Leveraging Click & Collect for Retail Recovery

By Rob Shaw, MD EMEA at Fluent Commerce

The recent COVID-19 crisis has irrevocably changed consumer behaviours. While non-essential stores have at last been given the green light to re-open, one thing is certain: simply picking up where they left off before the pandemic hit isn’t an option. Surviving today’s COVID retail realities now depends on leveraging the physical store network to satisfy the rise in consumer demand for contactless fulfilment options like click & collect.

Begin with a clear plan

Executing a successful Click & Collect programme begins with defining a strategy and some measurable success metrics. Specifying what the key programme objectives are – increased online conversion rates, offering a free fulfilment option to customers, initiating kerbside drive-up and ‘grab’ services that appeal to target audiences, reducing delivery costs to the business – will help retailers to identify what in-store operational challenges they will need to address. Everything from rethinking store layout for in-store pick-ups and establishing pick and storage areas for Click & Collect customer items, to documenting operational procedures and re-training in-store personnel to confidently handle new Click & Collect workflows that are implemented.

Addressing inventory management

Inventory accuracy will be critical for enabling a robust Click & Collect model. Shoppers need to be confident that when they view an item online, it will be available for pick-up in store once they hit the buy button. To support this, retailers will need a Distributed Order Management (DOM) system that delivers deep inventory transparency across all stores and distribution centres. But that’s not all.

To flawlessly fulfil Click & Collect orders and boost customer satisfaction, retailers will also need to be certain that their order management system is sophisticated enough to handle buffer strategies that prevent products from being sold twice. Similarly, it will need to capture products that individual stores fulfil from available stock, so that inventory is automatically updated the moment an item is prepared for customer pick-up.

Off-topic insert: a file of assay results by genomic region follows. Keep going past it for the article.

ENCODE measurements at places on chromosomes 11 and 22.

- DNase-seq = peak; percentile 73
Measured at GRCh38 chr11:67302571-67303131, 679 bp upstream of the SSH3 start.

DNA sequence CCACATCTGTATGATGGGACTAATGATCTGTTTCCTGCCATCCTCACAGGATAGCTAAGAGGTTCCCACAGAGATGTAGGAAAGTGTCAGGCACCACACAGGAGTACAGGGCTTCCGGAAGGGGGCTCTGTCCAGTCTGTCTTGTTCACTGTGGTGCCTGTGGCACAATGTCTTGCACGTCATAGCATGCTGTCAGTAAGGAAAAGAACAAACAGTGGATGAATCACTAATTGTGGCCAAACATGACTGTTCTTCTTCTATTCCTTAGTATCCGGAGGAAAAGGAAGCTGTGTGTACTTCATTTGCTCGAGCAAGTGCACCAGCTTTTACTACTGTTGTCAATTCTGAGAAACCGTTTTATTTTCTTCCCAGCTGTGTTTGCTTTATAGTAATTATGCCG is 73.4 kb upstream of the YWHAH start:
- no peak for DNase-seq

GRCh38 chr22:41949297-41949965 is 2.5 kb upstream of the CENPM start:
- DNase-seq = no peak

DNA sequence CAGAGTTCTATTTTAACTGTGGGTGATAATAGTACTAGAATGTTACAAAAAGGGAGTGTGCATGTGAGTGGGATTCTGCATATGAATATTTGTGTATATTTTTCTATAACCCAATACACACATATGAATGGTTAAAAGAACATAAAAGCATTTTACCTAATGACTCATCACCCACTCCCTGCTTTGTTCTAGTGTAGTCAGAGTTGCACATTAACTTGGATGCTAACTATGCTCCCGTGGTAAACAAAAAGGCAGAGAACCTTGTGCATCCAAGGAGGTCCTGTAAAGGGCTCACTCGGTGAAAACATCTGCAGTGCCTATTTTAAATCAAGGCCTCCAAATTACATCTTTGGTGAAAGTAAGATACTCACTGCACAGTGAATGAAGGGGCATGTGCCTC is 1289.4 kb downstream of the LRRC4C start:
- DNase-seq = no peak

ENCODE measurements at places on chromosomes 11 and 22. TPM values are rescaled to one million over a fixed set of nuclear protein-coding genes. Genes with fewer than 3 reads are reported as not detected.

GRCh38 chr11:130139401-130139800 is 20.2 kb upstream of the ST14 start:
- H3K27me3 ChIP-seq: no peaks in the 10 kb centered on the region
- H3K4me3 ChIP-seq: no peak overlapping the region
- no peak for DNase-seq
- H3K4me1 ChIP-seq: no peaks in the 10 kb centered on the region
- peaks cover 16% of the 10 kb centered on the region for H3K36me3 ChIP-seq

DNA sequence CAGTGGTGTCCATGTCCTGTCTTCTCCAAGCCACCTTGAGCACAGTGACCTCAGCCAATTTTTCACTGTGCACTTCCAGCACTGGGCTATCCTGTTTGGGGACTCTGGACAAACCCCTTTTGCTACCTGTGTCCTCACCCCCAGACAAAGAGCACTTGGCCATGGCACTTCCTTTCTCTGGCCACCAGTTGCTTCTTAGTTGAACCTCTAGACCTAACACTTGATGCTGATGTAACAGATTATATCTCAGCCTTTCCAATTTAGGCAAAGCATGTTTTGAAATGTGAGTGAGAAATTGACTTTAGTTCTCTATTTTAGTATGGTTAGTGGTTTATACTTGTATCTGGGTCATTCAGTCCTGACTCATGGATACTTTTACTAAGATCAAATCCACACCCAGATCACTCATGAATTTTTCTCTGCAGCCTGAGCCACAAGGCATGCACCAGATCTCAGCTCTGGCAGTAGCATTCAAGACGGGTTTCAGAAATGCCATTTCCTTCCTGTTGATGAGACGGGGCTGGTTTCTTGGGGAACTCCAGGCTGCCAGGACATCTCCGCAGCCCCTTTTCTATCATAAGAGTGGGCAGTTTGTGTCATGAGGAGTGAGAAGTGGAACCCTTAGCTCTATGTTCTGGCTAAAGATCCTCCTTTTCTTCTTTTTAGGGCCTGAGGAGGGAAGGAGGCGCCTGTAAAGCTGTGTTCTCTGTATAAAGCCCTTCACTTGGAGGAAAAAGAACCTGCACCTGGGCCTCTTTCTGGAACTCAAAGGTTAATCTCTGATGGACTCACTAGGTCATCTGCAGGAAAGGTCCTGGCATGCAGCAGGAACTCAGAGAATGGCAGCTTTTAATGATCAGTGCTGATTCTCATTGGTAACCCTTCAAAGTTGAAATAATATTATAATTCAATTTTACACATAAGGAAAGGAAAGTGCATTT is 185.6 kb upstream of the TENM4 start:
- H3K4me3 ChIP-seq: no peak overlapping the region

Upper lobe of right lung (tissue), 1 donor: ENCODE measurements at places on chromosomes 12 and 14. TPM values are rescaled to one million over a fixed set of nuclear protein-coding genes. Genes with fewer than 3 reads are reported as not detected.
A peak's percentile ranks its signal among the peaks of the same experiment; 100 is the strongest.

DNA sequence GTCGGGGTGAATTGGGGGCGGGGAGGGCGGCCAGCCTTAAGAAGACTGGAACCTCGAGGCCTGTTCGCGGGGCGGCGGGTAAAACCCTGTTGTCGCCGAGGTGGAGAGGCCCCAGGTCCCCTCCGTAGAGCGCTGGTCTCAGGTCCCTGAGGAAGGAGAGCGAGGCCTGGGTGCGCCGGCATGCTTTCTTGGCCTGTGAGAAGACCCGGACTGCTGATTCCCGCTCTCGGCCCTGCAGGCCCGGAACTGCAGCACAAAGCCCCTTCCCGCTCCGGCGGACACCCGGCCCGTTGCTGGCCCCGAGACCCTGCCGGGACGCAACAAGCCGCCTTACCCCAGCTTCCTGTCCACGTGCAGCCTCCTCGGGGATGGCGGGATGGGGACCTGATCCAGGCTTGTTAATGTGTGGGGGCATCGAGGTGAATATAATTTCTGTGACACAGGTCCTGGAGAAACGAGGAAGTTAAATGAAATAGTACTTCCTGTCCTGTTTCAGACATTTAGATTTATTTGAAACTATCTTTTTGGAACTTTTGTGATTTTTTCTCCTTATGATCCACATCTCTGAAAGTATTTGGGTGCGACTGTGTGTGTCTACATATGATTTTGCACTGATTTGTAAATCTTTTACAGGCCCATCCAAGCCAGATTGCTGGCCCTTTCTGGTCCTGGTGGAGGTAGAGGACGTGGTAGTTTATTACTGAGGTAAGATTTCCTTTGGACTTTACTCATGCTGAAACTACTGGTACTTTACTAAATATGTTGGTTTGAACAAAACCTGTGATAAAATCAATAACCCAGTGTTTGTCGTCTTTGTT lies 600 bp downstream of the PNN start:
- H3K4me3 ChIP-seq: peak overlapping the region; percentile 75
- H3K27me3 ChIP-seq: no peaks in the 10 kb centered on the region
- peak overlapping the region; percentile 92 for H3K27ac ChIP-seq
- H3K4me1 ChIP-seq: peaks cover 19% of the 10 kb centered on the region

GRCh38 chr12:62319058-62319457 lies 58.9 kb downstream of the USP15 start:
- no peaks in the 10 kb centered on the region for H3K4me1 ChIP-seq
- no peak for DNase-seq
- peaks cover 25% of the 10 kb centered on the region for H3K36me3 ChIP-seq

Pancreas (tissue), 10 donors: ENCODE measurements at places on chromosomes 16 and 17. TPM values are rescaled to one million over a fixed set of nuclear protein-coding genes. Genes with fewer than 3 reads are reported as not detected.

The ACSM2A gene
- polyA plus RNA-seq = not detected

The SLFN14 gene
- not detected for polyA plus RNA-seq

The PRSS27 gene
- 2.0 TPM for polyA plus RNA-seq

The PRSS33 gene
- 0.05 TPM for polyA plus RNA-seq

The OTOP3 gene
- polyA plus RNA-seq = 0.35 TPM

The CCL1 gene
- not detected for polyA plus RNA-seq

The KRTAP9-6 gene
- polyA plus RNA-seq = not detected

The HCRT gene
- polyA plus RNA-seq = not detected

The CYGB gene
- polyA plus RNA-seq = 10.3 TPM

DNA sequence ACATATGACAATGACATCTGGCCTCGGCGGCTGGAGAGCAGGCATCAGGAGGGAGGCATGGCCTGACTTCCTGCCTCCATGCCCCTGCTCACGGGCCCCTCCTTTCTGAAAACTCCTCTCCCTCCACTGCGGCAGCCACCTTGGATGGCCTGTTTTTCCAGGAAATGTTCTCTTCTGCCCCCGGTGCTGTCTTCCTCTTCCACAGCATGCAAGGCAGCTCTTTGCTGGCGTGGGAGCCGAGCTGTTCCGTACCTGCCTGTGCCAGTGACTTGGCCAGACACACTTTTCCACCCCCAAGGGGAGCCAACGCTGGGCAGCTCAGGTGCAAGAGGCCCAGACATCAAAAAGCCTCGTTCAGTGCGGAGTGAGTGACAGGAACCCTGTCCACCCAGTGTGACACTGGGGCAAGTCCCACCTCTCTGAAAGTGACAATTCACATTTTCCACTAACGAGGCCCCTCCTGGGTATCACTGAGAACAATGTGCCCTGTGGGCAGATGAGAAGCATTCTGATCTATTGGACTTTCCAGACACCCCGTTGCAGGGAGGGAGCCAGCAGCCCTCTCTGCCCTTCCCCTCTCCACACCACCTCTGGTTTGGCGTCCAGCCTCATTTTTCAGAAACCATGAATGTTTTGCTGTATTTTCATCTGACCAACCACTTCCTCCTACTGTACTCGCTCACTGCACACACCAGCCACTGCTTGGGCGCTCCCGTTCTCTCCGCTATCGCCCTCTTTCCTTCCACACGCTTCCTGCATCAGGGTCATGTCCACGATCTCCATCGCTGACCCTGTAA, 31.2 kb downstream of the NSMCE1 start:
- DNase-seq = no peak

Ultimately, an order management system will need to be flexible enough to handle other future complexities. For example, enabling in-store associates to pick stock from the shop floor for distribution to another outlet for customer pick-up or a direct shipment to a customer, or taking returns in store.

Start small – learn fast

Identifying one or two stores to fully test out a pilot Click & Collect programme will enable retailers to evaluate the impact on backend systems and what is entailed where staff training is concerned.

Initiating a feedback strategy for collecting feedback from both customers and store employees will be critical for ensuring that operational processes can be refined. These data insights will inform decisions going forward as Click & Collect is rolled out across the store network.

Conducting a pilot programme using enterprise systems that require substantial development to make changes can prove a major roadblock for retailers that need to move at speed to capture customer demand. But today’s cloud-based platforms deliver the flexibility and scalability that’s

required to support test-and-learn programmes like a Click & Collect pilot, and evolve fulfilment processes once learnings from the pilot roll in.

Confidently prepare for the future

The ability to rapidly scale fulfilment capabilities and leverage in-store inventory has become mission-critical for retailers. Today’s purpose built Distribution Order Management (DOM) systems make it possible to quickly implement a Click & Collect pilot without putting undue strain on retail operations.

Alongside having an inventory system in place that offers full visibility of all stock – including stock in transit – retailers will also need to ensure they commit appropriate resources to educating in-store associates in the new procedures involved. In a world where person to person interactions are becoming fewer, you need to make the few chances of having staff in front of your customers count. Automating as many processes as possible will smooth their transition to the front line of the BOPIS retailing strategy. Finally, starting with a pilot will enable retailers to validate in-store procures and make sure integrations are working correctly.

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